BHP blasts towards wireless mining with Orica tech

BHP's latest blast was the world's largest using wireless technology. Image: BHP.

BHP Mitsui Coal has taken the title of completing the world’s largest wireless blast at the Poitrel coal mine using Orica WebGen technology.

The company’s third trial blast with the technology at the Queensland mine saw 1.3 million cubic metres of overburden shifted in a strata blast, fired with 1920 WebGen 100 units across 534 holes.

Orica’s WebGen technology is the world’s first wireless initiating system and eliminates the need for down wires and surface connecting wires, making it the safest commercial explosive product in the world.

WebGen technology uses low-frequency magnetic waves to communicate with its wireless in-hole primers, initiated by a firing command that communicates through rock, water and air.

Poitrel mine production manager Jayson Smeeton noted the significant safety improvements made using WebGen technology, as well as an improvement in efficiency.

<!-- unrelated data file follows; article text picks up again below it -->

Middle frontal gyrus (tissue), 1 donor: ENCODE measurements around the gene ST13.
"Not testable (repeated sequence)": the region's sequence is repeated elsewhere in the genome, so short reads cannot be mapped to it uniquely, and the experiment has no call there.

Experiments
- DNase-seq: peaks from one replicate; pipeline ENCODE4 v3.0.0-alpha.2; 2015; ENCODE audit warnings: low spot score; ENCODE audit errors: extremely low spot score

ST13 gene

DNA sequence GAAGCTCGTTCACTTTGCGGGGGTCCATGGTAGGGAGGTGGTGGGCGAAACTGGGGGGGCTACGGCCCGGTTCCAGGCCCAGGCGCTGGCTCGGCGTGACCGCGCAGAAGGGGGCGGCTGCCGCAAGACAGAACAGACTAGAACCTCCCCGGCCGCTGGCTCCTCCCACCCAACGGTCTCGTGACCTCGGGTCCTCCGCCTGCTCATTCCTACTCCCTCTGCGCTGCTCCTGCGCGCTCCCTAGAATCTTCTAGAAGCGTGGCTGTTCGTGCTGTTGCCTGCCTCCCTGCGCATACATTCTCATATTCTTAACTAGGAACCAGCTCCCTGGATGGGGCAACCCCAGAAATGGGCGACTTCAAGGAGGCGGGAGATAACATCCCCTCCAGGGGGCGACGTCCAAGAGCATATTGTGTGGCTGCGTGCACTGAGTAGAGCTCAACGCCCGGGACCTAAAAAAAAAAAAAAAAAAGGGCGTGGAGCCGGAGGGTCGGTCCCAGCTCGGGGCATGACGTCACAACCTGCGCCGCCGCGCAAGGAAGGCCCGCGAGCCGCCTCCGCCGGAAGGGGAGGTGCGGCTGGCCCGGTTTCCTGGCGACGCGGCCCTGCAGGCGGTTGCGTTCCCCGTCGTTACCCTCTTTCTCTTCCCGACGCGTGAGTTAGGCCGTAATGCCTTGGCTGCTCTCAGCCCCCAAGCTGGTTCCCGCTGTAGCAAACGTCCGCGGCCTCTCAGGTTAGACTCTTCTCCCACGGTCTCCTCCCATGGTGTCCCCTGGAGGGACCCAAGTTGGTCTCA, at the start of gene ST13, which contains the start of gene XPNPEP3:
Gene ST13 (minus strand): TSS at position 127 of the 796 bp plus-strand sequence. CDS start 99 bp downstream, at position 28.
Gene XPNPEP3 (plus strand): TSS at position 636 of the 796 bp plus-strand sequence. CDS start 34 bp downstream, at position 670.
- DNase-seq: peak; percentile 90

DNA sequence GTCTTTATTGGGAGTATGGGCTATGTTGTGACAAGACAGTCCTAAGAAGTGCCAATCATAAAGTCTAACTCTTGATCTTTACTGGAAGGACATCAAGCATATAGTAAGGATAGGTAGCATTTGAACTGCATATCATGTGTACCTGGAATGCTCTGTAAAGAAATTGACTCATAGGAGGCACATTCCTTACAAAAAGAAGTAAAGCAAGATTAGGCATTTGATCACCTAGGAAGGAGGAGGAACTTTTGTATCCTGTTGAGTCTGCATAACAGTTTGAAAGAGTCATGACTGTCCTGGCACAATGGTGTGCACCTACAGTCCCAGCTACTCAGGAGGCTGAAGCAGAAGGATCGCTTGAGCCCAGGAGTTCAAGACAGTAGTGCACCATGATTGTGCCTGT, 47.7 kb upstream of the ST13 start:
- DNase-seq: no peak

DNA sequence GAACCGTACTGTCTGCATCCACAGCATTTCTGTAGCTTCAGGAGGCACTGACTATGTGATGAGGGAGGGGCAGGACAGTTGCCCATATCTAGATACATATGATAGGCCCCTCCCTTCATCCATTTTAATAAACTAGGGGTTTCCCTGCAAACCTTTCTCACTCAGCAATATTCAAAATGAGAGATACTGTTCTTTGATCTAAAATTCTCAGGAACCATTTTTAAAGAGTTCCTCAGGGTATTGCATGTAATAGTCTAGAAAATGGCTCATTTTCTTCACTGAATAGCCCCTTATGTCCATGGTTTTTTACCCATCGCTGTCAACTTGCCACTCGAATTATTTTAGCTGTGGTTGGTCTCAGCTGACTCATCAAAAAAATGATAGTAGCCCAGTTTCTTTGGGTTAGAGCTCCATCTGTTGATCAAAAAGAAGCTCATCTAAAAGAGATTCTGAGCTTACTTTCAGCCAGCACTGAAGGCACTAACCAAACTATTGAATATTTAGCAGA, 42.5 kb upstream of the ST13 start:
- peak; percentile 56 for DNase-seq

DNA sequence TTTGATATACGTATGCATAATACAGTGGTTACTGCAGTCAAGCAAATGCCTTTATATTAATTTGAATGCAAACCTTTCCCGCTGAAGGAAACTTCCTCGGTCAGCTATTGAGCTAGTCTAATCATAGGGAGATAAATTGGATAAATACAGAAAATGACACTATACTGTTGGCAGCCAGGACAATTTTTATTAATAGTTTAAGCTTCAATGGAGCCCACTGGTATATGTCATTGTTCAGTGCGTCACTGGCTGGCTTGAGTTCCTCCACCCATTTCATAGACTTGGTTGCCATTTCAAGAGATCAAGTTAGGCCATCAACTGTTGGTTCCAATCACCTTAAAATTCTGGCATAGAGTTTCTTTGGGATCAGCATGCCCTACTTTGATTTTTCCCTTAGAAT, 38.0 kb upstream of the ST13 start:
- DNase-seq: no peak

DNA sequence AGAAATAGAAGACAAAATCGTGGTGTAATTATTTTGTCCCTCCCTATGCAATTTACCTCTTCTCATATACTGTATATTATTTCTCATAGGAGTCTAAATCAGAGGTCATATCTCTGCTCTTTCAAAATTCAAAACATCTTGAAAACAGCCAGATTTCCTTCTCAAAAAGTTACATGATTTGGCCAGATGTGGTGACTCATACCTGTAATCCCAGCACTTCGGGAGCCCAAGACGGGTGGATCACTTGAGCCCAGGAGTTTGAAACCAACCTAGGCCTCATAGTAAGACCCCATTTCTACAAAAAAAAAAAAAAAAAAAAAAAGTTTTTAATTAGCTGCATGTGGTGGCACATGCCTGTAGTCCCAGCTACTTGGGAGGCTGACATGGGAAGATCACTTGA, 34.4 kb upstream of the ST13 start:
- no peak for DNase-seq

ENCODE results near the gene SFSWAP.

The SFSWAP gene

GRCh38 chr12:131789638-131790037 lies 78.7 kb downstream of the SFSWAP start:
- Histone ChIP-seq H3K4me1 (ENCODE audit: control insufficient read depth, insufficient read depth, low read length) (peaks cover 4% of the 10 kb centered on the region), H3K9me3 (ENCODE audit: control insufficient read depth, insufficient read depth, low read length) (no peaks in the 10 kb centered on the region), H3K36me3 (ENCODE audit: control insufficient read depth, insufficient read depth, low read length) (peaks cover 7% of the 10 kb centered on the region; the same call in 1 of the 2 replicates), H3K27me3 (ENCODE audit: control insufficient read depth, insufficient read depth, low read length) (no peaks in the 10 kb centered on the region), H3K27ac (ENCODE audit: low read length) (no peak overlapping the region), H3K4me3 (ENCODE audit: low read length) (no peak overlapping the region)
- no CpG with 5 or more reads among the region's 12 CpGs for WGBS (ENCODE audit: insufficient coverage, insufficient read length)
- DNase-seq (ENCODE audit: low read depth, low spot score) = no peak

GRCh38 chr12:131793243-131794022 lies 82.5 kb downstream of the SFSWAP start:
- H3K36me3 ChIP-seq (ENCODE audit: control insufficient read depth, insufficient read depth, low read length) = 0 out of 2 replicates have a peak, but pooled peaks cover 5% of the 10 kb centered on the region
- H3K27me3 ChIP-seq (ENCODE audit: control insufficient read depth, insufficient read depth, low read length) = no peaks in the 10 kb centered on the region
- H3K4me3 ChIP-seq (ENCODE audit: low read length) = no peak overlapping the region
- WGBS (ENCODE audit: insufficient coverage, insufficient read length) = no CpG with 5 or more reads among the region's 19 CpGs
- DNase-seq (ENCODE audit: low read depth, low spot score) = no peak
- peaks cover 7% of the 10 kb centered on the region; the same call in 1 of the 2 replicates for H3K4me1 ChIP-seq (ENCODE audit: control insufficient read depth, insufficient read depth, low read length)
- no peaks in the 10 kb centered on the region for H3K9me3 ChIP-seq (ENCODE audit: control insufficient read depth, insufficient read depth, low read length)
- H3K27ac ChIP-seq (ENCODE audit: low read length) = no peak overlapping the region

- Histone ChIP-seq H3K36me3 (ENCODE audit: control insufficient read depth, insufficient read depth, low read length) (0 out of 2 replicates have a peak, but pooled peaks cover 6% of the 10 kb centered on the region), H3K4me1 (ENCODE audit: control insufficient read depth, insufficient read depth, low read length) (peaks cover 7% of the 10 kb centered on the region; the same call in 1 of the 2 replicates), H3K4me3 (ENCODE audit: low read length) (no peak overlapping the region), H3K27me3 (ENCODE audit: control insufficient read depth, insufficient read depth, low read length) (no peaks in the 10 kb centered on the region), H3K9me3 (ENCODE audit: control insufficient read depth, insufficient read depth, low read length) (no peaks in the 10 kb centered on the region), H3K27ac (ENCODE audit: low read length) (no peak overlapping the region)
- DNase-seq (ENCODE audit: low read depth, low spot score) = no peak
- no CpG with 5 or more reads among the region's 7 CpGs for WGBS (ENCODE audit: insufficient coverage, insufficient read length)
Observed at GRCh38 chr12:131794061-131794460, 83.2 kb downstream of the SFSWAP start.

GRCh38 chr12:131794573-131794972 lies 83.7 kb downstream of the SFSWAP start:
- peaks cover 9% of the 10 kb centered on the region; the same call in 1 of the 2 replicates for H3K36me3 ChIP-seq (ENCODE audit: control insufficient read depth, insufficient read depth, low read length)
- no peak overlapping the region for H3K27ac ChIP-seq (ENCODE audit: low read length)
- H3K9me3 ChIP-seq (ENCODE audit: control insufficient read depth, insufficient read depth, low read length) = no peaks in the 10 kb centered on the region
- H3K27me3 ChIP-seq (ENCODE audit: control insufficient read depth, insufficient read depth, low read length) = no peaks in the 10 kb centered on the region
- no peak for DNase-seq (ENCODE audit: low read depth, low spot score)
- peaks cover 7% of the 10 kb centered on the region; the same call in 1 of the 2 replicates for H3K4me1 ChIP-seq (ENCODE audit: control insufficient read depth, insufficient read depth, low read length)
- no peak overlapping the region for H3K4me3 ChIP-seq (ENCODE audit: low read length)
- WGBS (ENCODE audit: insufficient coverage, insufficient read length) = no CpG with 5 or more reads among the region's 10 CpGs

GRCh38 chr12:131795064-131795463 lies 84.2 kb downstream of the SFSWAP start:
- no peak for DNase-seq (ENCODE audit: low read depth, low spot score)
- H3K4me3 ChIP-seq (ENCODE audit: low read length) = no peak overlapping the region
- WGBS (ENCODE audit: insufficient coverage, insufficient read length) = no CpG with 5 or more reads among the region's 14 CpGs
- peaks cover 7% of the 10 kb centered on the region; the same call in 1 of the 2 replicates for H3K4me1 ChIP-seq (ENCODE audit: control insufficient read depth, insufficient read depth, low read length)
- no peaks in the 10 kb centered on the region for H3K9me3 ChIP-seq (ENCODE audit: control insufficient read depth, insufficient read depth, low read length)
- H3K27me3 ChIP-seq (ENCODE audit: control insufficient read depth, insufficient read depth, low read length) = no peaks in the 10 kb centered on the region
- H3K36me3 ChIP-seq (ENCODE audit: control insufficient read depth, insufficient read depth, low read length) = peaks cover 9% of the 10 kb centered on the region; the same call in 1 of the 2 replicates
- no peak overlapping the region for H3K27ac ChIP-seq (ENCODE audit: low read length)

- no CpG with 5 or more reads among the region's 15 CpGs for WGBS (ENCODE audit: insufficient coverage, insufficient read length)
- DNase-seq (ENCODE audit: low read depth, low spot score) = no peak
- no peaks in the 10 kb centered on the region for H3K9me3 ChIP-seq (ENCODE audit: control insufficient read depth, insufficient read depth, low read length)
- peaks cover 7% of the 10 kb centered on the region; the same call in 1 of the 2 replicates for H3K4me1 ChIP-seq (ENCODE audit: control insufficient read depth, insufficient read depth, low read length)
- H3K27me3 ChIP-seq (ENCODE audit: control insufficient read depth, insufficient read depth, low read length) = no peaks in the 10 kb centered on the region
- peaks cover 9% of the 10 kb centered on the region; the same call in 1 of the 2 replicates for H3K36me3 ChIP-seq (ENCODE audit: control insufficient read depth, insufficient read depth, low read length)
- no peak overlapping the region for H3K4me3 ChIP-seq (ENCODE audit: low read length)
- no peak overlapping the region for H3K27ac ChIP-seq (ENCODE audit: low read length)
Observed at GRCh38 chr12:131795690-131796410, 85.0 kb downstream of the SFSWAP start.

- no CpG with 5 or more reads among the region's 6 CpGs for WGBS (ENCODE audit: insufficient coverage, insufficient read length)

“Wireless blasting means we are able to really reduce our people’s exposure to dust in the pit and eliminates the potential for misfires because they do not need to physically tie each hole in to the blast pattern,” Smeeton said.

“Eliminating the need to tie in each hole also makes the process for loading explosives far more efficient and less susceptible to wet weather delays, as the pit does not need to be shut down because of the potential risk of accidental ignition during thunderstorms.”

BHP began trialling WebGen in May and June this year, starting with small shots to test the technology.

The most recent trial was a more complicated strata blast, firing the top and bottom decks of the shot at different times, maximising fragmentation while preserving the coal below.

Further production blasts, including through-seam blasts are scheduled for the next year.

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